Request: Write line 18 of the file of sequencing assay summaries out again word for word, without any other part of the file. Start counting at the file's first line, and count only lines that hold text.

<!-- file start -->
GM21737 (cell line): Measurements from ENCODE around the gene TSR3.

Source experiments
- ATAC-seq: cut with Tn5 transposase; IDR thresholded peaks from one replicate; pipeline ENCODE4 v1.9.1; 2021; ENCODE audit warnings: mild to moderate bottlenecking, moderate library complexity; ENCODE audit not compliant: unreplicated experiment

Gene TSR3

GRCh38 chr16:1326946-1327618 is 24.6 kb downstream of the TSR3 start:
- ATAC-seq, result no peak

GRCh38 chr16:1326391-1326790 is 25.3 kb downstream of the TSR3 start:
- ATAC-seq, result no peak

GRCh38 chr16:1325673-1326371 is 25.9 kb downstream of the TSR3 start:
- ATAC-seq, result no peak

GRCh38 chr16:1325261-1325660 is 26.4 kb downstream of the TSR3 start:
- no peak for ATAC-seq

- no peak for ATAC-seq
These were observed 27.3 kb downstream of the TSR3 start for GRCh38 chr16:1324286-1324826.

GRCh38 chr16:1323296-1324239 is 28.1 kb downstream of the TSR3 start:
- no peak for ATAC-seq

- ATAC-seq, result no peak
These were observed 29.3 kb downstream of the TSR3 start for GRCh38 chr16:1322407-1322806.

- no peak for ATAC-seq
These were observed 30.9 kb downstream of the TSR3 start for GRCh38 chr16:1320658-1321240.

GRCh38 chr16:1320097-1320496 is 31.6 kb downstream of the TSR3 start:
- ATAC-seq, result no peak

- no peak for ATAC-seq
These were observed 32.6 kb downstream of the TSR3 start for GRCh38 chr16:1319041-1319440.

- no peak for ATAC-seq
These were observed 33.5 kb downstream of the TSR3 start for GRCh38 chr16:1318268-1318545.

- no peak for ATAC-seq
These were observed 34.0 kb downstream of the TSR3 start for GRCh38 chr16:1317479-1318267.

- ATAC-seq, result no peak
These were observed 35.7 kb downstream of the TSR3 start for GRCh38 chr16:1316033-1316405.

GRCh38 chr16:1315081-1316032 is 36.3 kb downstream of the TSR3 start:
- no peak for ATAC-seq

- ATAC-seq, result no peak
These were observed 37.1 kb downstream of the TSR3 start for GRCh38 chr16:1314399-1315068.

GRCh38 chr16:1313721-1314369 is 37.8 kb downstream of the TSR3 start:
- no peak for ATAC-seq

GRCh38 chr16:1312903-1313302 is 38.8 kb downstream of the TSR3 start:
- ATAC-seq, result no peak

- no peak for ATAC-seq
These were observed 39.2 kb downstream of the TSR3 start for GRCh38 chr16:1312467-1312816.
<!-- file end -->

These were observed 29.3 kb downstream of the TSR3 start for GRCh38 chr16:1322407-1322806.